China’s Solar Surge Leads to Glass Shortage
With glass supplies running short and prices correspondingly spiking, Chinese solar manufacturers are appealing to Beijing to approve new glass factories—an industry that hit the brakes in 2018 when the country banned further expansion due to overcapacity concerns.
“Prices for glass that coats photovoltaic panels have risen 71% since July, and manufacturers are struggling to produce it fast enough to keep more than a week’s worth of sales in inventory,” writes Bloomberg Green, citing data from Daiwa Capital Markets.
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The supply shortage owes in part to the solar industry’s collective embrace of bifacial panels, an innovation that increases efficiency by coating panels on both sides (rather than just the sun-facing top) to capture sunlight reflected off the ground. “Such panels are expected to make up half the market in 2022, up from about 14% last year,” Bloomberg reports.
The glass shortage is poorly timed on several fronts. “Solar developers are rushing to finish projects by the end of the year to secure government subsidies,” Bloomberg writes. And in China itself, the shortage “threatens to halt momentum” just as Beijing begins to ramp up policies toward its goal of becoming carbon neutral by 2060.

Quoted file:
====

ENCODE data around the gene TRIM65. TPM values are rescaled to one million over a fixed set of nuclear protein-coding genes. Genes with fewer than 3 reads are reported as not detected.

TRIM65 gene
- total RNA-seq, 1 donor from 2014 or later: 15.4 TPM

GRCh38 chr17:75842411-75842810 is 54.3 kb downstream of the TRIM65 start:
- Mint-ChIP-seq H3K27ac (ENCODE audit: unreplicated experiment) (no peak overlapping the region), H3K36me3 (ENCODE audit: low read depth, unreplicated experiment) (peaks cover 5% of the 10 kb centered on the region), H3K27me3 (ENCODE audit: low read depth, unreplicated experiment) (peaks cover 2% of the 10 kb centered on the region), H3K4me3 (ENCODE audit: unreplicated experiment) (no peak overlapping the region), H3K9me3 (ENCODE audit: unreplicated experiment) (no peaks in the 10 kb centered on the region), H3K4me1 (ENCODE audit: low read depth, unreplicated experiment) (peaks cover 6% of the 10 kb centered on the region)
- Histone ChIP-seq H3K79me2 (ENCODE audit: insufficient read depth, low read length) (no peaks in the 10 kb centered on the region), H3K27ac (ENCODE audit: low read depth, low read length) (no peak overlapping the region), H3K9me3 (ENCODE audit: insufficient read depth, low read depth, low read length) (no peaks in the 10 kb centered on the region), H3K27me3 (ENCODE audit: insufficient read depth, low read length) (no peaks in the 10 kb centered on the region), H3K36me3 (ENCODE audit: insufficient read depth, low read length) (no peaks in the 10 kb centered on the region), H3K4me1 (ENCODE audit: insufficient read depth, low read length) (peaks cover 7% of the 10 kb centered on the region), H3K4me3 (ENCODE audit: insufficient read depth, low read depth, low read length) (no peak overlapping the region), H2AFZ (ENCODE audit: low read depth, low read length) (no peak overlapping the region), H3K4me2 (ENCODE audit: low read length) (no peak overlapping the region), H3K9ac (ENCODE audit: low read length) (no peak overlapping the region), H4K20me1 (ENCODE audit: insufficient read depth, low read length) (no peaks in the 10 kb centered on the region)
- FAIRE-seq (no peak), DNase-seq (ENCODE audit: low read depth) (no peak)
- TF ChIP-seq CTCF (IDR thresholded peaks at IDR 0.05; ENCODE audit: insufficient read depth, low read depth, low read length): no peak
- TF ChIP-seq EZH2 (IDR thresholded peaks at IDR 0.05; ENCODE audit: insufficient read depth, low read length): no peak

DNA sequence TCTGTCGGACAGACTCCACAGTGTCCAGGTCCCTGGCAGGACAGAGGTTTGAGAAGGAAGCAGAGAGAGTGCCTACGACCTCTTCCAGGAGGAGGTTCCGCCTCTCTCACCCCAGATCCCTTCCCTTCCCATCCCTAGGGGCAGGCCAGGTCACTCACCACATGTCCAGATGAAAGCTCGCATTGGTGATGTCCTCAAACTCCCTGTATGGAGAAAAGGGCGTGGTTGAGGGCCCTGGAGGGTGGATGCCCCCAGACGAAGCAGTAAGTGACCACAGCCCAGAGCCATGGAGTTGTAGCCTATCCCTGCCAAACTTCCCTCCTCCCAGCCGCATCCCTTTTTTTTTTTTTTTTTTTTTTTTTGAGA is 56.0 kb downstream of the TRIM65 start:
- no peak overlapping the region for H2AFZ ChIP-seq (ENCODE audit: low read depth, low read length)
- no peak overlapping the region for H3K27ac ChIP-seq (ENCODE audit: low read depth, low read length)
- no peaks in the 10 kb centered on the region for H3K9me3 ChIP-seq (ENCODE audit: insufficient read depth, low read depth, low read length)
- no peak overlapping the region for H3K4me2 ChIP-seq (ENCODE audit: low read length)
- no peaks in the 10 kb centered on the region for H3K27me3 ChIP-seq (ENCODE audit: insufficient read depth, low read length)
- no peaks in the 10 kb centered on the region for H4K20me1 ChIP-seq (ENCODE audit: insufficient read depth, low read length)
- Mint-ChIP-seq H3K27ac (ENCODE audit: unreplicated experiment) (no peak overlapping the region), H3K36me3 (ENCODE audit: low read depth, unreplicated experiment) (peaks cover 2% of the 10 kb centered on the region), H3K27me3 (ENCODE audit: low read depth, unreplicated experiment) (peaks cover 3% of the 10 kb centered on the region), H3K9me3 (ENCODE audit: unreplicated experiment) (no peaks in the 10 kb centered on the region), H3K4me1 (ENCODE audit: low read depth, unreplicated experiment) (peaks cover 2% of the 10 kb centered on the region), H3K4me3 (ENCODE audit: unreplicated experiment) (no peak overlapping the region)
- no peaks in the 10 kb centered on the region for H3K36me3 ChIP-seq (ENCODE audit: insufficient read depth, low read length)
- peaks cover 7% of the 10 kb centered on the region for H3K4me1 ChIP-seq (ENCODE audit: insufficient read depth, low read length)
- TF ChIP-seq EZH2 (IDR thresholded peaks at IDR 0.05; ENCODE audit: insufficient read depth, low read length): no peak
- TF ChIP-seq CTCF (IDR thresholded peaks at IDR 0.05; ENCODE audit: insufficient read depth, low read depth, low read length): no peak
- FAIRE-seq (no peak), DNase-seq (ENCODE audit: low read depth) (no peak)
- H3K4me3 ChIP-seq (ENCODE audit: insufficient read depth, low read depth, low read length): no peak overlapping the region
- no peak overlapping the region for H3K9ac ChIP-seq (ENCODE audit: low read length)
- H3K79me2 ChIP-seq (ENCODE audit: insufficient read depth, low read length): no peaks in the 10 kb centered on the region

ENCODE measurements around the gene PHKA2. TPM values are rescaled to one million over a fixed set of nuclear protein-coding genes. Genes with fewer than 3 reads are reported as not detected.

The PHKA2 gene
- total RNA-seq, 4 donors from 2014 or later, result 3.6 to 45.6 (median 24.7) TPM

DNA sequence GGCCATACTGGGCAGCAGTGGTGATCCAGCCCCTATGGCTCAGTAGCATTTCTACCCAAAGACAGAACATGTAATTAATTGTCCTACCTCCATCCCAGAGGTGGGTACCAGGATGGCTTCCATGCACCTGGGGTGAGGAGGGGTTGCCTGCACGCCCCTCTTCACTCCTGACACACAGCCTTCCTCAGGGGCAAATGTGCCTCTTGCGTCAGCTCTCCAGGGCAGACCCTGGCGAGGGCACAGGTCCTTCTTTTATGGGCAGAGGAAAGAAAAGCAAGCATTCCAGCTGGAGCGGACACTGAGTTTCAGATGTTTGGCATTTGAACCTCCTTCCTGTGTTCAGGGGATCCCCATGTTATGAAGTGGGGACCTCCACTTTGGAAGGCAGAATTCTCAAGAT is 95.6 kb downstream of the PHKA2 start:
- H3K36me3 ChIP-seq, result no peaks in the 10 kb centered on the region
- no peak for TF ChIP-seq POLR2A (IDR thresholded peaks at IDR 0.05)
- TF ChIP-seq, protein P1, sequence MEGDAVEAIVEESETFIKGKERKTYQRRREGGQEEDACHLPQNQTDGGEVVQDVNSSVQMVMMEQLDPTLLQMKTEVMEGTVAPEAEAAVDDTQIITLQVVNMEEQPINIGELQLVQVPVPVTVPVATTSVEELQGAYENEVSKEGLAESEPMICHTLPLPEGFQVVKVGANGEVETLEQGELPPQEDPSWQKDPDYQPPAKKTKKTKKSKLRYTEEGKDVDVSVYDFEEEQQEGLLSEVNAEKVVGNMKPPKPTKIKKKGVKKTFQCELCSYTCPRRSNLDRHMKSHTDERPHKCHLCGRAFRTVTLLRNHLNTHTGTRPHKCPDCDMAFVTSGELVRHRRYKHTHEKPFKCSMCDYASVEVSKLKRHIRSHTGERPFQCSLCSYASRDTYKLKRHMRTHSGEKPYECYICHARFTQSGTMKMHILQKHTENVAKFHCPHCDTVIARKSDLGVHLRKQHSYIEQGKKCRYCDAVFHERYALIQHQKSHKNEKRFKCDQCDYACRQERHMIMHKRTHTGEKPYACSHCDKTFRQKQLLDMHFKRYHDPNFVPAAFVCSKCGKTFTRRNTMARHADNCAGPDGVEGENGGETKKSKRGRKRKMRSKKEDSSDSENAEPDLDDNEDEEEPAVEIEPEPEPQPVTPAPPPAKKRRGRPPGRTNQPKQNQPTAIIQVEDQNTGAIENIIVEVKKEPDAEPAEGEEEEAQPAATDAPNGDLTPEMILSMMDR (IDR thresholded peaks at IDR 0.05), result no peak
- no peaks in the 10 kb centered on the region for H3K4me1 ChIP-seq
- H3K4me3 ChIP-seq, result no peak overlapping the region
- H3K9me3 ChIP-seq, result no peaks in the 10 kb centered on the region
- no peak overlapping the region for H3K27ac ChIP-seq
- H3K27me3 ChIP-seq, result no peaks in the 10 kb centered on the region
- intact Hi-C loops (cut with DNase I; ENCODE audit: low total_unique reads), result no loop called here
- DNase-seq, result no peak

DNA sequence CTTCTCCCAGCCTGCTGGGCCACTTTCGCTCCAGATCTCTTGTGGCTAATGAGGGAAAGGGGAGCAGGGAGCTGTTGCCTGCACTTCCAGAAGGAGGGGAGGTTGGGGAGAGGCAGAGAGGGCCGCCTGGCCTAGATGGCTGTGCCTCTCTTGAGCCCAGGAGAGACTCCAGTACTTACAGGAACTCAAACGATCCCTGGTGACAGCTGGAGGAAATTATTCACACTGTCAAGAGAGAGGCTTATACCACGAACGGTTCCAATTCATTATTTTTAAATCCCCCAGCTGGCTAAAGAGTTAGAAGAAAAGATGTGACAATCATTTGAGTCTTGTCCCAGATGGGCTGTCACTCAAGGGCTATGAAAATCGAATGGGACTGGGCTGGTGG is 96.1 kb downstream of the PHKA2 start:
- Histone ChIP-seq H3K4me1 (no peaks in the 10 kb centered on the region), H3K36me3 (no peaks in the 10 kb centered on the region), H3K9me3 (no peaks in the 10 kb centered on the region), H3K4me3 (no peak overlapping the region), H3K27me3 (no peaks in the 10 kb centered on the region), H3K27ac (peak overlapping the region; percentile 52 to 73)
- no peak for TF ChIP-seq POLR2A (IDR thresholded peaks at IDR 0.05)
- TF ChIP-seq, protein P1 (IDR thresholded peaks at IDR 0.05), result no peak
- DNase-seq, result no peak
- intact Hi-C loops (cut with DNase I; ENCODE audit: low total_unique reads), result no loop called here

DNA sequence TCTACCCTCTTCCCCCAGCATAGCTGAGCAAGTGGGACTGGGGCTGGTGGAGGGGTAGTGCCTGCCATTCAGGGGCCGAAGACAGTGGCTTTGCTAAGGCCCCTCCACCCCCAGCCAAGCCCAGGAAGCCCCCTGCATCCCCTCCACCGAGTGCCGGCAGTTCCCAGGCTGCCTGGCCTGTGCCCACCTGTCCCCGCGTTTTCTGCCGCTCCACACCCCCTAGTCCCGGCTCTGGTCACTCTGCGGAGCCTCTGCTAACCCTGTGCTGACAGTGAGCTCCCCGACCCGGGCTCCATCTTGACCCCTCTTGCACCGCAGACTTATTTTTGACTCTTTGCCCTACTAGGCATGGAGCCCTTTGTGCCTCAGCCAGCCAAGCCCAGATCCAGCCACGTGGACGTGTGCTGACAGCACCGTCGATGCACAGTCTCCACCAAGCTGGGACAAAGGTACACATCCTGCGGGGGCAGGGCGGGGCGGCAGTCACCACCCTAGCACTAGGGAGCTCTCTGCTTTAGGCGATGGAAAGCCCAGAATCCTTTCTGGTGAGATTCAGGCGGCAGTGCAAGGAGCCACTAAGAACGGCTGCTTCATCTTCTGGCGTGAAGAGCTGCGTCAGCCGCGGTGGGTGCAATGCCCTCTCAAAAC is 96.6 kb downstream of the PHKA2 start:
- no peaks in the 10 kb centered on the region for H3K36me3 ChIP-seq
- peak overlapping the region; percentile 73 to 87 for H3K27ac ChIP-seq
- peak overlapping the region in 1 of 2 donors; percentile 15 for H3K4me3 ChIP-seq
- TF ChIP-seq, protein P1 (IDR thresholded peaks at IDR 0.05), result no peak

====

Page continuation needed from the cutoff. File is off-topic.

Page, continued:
More broadly, there is the solar industry’s still-delicate dance with the harsh laws of supply and demand. “If solar power generators see solar projects as uneconomical, they will delay investing in new projects and that will drag down solar demand,” said Charles Jiang, supply chain general manager for Longi Green Energy Technology Co., the world’s largest solar developer. “Solar power plant profits will drop below acceptable levels without government subsidies if glass makers go on to push up the costs.”
But even if Beijing were to approve a glass manufacturing sector build-out tomorrow, the immediate future will still be rocky for glass supply chains. “Because glass factories take so long to build, the solar industry could be 20% to 30% short of the glass it needs next year, with the market not being back in balance until 2022,” said Jiang.